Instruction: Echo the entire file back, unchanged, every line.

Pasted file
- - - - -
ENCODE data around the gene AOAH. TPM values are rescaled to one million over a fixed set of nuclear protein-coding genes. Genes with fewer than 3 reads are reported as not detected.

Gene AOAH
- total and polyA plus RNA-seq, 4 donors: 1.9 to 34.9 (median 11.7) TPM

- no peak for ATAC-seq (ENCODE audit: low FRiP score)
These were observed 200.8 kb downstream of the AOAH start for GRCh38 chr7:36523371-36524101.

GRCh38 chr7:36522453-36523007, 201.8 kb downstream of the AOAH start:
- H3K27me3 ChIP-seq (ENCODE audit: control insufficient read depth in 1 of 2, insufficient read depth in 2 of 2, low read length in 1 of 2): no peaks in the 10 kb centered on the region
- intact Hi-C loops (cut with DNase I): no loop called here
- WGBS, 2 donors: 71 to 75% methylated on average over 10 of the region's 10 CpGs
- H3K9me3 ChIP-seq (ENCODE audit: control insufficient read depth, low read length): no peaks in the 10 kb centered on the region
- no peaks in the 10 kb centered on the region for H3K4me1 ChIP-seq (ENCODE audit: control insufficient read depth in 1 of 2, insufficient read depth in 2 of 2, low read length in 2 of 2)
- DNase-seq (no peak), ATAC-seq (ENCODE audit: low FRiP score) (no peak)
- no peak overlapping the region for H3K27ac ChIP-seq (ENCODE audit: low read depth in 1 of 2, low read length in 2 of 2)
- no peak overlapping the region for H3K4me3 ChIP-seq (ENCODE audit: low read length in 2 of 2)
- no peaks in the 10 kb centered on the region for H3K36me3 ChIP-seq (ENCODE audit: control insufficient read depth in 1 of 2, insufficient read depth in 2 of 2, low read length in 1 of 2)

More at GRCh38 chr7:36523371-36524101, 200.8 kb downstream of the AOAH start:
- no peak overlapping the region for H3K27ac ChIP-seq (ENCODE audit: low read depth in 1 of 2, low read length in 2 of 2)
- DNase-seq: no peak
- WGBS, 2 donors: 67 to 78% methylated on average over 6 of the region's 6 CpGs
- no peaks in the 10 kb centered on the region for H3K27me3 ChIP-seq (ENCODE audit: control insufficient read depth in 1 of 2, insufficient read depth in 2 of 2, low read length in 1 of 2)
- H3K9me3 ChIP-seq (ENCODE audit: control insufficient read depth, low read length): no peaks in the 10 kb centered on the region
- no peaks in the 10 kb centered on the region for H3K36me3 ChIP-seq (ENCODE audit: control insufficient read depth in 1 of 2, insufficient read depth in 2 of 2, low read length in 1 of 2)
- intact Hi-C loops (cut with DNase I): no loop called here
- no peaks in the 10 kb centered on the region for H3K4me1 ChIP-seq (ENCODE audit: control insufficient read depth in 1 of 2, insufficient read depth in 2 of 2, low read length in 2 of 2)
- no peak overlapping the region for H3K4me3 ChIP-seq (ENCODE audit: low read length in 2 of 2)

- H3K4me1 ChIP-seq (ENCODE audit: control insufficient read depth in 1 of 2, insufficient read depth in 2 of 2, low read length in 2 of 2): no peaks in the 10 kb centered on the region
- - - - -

ENCODE data around the gene AOAH. TPM values are rescaled to one million over a fixed set of nuclear protein-coding genes. Genes with fewer than 3 reads are reported as not detected.

Gene AOAH
- total and polyA plus RNA-seq, 4 donors: 1.9 to 34.9 (median 11.7) TPM

- no peak for ATAC-seq (ENCODE audit: low FRiP score)
These were observed 200.8 kb downstream of the AOAH start for GRCh38 chr7:36523371-36524101.

GRCh38 chr7:36522453-36523007, 201.8 kb downstream of the AOAH start:
- H3K27me3 ChIP-seq (ENCODE audit: control insufficient read depth in 1 of 2, insufficient read depth in 2 of 2, low read length in 1 of 2): no peaks in the 10 kb centered on the region
- intact Hi-C loops (cut with DNase I): no loop called here
- WGBS, 2 donors: 71 to 75% methylated on average over 10 of the region's 10 CpGs
- H3K9me3 ChIP-seq (ENCODE audit: control insufficient read depth, low read length): no peaks in the 10 kb centered on the region
- no peaks in the 10 kb centered on the region for H3K4me1 ChIP-seq (ENCODE audit: control insufficient read depth in 1 of 2, insufficient read depth in 2 of 2, low read length in 2 of 2)
- DNase-seq (no peak), ATAC-seq (ENCODE audit: low FRiP score) (no peak)
- no peak overlapping the region for H3K27ac ChIP-seq (ENCODE audit: low read depth in 1 of 2, low read length in 2 of 2)
- no peak overlapping the region for H3K4me3 ChIP-seq (ENCODE audit: low read length in 2 of 2)
- no peaks in the 10 kb centered on the region for H3K36me3 ChIP-seq (ENCODE audit: control insufficient read depth in 1 of 2, insufficient read depth in 2 of 2, low read length in 1 of 2)

More at GRCh38 chr7:36523371-36524101, 200.8 kb downstream of the AOAH start:
- no peak overlapping the region for H3K27ac ChIP-seq (ENCODE audit: low read depth in 1 of 2, low read length in 2 of 2)
- DNase-seq: no peak
- WGBS, 2 donors: 67 to 78% methylated on average over 6 of the region's 6 CpGs
- no peaks in the 10 kb centered on the region for H3K27me3 ChIP-seq (ENCODE audit: control insufficient read depth in 1 of 2, insufficient read depth in 2 of 2, low read length in 1 of 2)
- H3K9me3 ChIP-seq (ENCODE audit: control insufficient read depth, low read length): no peaks in the 10 kb centered on the region
- no peaks in the 10 kb centered on the region for H3K36me3 ChIP-seq (ENCODE audit: control insufficient read depth in 1 of 2, insufficient read depth in 2 of 2, low read length in 1 of 2)
- intact Hi-C loops (cut with DNase I): no loop called here
- no peaks in the 10 kb centered on the region for H3K4me1 ChIP-seq (ENCODE audit: control insufficient read depth in 1 of 2, insufficient read depth in 2 of 2, low read length in 2 of 2)
- no peak overlapping the region for H3K4me3 ChIP-seq (ENCODE audit: low read length in 2 of 2)

- H3K4me1 ChIP-seq (ENCODE audit: control insufficient read depth in 1 of 2, insufficient read depth in 2 of 2, low read length in 2 of 2): no peaks in the 10 kb centered on the region